Metal Finishing Guide Book

2011-2012 Surface Finishing Guidebook

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Page 26 of 707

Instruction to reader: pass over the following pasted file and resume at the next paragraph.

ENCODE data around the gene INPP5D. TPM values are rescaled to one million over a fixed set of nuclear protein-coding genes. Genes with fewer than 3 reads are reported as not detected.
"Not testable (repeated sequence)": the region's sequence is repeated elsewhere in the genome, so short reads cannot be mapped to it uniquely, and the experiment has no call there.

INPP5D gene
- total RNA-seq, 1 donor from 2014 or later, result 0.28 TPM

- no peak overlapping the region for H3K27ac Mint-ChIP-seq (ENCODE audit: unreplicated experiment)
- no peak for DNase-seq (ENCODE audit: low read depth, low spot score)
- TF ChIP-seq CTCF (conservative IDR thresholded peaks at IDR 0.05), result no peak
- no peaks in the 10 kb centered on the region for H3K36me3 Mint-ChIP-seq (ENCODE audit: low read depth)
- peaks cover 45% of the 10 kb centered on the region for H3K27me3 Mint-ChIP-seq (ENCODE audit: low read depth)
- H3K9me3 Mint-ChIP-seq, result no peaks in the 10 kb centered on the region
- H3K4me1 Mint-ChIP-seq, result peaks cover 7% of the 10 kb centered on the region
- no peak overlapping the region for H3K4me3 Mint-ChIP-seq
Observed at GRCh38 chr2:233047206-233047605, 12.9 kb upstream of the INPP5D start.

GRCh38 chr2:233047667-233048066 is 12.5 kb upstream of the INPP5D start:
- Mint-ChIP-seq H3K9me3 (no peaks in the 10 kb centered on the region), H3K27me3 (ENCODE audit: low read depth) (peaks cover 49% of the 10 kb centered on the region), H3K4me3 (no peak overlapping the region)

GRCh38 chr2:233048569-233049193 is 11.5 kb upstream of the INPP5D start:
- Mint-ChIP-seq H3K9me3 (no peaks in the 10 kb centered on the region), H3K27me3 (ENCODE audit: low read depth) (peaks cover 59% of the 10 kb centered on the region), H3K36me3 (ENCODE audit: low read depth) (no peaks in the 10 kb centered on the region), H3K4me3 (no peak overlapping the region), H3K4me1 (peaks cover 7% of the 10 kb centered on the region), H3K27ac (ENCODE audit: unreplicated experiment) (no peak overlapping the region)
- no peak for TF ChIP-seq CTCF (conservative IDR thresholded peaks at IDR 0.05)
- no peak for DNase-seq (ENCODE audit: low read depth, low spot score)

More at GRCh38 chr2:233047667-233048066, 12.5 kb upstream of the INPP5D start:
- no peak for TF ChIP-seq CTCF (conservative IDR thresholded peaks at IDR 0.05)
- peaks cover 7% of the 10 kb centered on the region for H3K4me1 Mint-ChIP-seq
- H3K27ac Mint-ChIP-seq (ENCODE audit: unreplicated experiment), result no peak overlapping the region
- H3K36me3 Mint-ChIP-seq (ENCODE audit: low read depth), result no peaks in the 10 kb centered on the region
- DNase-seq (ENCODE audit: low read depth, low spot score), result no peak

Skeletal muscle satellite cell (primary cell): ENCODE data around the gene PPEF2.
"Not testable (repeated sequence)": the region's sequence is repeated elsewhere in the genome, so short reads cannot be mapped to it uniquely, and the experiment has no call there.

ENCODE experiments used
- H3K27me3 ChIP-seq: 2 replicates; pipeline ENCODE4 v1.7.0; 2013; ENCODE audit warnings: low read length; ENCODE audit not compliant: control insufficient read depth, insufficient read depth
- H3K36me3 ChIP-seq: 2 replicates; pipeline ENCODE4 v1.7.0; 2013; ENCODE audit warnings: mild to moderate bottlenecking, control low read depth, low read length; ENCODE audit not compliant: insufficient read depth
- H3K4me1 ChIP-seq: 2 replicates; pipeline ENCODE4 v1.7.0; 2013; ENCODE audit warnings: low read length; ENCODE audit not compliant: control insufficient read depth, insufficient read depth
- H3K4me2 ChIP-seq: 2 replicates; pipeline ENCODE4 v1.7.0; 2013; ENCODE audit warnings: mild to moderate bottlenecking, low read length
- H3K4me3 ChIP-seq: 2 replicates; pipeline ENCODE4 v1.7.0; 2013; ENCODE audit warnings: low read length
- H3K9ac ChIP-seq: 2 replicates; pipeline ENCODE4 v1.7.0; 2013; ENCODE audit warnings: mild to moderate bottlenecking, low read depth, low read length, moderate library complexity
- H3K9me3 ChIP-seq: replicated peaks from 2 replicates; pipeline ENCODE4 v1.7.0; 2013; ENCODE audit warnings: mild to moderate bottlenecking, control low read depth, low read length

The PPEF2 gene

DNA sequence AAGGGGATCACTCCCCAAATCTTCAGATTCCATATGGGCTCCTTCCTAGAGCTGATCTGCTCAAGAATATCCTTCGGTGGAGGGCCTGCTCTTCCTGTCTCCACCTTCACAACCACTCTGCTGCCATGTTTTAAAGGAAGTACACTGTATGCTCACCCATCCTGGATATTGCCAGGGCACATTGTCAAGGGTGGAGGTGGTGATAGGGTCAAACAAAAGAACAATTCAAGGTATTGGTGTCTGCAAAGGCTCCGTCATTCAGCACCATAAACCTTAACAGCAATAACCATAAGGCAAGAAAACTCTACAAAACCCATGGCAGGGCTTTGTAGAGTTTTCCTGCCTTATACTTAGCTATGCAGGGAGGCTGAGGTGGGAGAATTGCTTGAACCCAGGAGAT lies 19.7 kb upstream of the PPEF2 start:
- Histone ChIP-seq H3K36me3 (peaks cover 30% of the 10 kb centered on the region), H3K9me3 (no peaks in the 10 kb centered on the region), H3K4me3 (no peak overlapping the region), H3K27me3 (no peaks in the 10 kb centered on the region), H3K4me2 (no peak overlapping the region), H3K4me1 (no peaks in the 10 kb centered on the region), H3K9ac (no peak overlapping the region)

automatic machines, solenoids allow the flow of air to operate the guns. The sole- noids are connected to an electric timer where an on-time and an off-time can be set depending on the frequency of the compound needed on the buff face. A buffing head is a series of buffing wheels put together producing a buff face. This buff face can vary in length depending on contact time needed to do a certain job function. To adequately apply buffing compound to the wheel face, spray gun movers or multiple gun set-ups are usually employed. This allows the liquid com- pound to be applied across the entire buff wheel face. Spray guns will generally pro- duce a fan of 10 to 12 inches per gun. In manual operations, the main advantage of the spray composition method is to save the operator time. He or she does not have to stop buffing to apply the cake of conventional solid composition. The operator can remain buffing and apply the liquid compound by the use of a foot peddle, hence less motion is used in applying the compound thus increasing productivity. In the case of automatic machines, the spray equipment replaces mechanical application. Shutdown time for regulation of mechanical applicators in most cas- es amounts to more than 25% of the theoretical maximum production time. This is almost entirely eliminated. The advantages of liquid spray buffing for both automatic and manual buffing procedures are as follows: 1. Optimum quantity of composition is readily controlled on the buff surface, the composition being supplied regularly rather than haphazardly. With buff- ing bars, an excess of composition is present when the first piece is buffed and an insufficient amount is present for the last piece of work before another application of the bar. If this were not true, the operator would handle the bar of composition more often than the work. Using the spray method, the desired amount of composition is present for each piece buffed. 2. With a deficiency of composition of buffing compound present, the buff- ing cloth is worn excessively. Spray compositions, eliminating this defi- ciency of coating, also eliminate this cause of unnecessary buff wear. 3. Solid buffing dirt is packed into the crevices of the work when an excess of buffing composition is present. The serious cleaning problem pre- sented by this dirt is well known. As there need be no excess of composi- tion using the spray method with properly formulated compositions, cleaning after buffing is greatly simplified. 4. Significant savings can be realized in compound consumption, because all the liquid composition brought to the lathe can be used. There are no nubbins left over. 5. Where high pressures exist between the work and the buffs, a deficiency of compositions has often resulted in such a high frictional heat that the muslin buff catches fire. The spray method eliminates this hazard by keeping the buff properly coated at all times; however, a spray composi- tion must be selected that does not constitute a fire hazard, which would be present if a liquid composition were composed of volatile, combustible fluids. When using bar compound on an automatic machine, wheel speeds must be maintained in the higher range to generate sufficient friction to exceed the melt- ing point of the bar; however, much lower wheel speeds may be used when liquid compounds are used. The ability to slow down the surface feet enables more intri- cate parts to be buffed. The lower buffing wheel speeds with large buff faces and liq- 25

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